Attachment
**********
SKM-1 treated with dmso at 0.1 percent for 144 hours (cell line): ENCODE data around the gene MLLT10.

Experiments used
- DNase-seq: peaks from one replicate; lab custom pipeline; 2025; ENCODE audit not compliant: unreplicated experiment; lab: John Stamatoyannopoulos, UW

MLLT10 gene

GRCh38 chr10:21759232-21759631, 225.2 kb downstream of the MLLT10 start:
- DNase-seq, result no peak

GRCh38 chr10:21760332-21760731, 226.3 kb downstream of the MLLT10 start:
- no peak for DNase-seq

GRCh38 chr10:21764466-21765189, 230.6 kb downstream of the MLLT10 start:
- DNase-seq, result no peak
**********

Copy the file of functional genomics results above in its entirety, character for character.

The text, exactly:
SKM-1 treated with dmso at 0.1 percent for 144 hours (cell line): ENCODE data around the gene MLLT10.

Experiments used
- DNase-seq: peaks from one replicate; lab custom pipeline; 2025; ENCODE audit not compliant: unreplicated experiment; lab: John Stamatoyannopoulos, UW

MLLT10 gene

GRCh38 chr10:21759232-21759631, 225.2 kb downstream of the MLLT10 start:
- DNase-seq, result no peak

GRCh38 chr10:21760332-21760731, 226.3 kb downstream of the MLLT10 start:
- no peak for DNase-seq

GRCh38 chr10:21764466-21765189, 230.6 kb downstream of the MLLT10 start:
- DNase-seq, result no peak